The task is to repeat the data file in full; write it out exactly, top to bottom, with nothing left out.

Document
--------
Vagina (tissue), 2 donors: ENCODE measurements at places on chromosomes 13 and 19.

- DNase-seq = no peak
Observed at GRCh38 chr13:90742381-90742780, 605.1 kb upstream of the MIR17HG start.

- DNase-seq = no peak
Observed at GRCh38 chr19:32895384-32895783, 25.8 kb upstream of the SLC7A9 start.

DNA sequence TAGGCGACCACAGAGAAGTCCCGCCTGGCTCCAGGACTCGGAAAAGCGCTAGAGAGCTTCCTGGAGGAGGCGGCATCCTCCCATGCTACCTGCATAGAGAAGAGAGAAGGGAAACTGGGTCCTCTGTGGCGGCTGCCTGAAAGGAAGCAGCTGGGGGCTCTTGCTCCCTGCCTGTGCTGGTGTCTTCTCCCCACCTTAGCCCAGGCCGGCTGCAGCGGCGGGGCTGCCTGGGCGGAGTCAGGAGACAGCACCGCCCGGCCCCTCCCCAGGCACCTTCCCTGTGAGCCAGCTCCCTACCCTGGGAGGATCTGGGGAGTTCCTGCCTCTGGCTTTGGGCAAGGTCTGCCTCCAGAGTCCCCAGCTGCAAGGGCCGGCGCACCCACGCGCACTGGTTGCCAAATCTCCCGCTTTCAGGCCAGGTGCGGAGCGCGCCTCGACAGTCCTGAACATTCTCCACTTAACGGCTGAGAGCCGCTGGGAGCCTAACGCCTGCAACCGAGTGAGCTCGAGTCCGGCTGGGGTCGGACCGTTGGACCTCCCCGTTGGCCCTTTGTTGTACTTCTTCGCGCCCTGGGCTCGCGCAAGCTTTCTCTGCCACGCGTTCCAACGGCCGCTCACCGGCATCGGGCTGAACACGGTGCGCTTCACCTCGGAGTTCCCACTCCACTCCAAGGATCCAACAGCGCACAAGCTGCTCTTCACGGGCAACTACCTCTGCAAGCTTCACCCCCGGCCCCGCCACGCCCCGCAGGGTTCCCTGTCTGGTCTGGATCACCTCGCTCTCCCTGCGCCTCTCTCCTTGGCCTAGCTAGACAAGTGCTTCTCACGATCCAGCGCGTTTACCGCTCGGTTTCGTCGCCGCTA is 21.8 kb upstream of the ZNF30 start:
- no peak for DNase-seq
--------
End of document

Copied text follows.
Vagina (tissue), 2 donors: ENCODE measurements at places on chromosomes 13 and 19.

- DNase-seq = no peak
Observed at GRCh38 chr13:90742381-90742780, 605.1 kb upstream of the MIR17HG start.

- DNase-seq = no peak
Observed at GRCh38 chr19:32895384-32895783, 25.8 kb upstream of the SLC7A9 start.

DNA sequence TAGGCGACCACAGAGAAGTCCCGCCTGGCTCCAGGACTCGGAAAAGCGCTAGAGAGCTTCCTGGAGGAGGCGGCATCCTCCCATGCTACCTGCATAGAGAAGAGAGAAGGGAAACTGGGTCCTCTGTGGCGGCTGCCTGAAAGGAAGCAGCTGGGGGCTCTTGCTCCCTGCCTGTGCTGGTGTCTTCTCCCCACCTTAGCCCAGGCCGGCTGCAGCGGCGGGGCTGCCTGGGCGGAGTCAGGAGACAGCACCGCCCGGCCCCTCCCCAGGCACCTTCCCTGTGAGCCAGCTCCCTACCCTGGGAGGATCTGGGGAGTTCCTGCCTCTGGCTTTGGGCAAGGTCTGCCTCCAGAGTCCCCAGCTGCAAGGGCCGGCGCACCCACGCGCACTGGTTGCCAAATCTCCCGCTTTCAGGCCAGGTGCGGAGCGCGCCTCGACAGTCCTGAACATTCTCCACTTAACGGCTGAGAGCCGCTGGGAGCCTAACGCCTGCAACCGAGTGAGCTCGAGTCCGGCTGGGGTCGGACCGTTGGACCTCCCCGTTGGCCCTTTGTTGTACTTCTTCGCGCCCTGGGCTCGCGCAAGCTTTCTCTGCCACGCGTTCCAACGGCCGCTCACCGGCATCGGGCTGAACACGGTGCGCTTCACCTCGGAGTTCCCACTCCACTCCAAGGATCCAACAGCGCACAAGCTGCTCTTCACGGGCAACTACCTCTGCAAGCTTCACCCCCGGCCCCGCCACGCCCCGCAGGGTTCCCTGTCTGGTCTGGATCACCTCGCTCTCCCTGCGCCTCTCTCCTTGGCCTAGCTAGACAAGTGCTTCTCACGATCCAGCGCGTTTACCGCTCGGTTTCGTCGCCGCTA is 21.8 kb upstream of the ZNF30 start:
- no peak for DNase-seq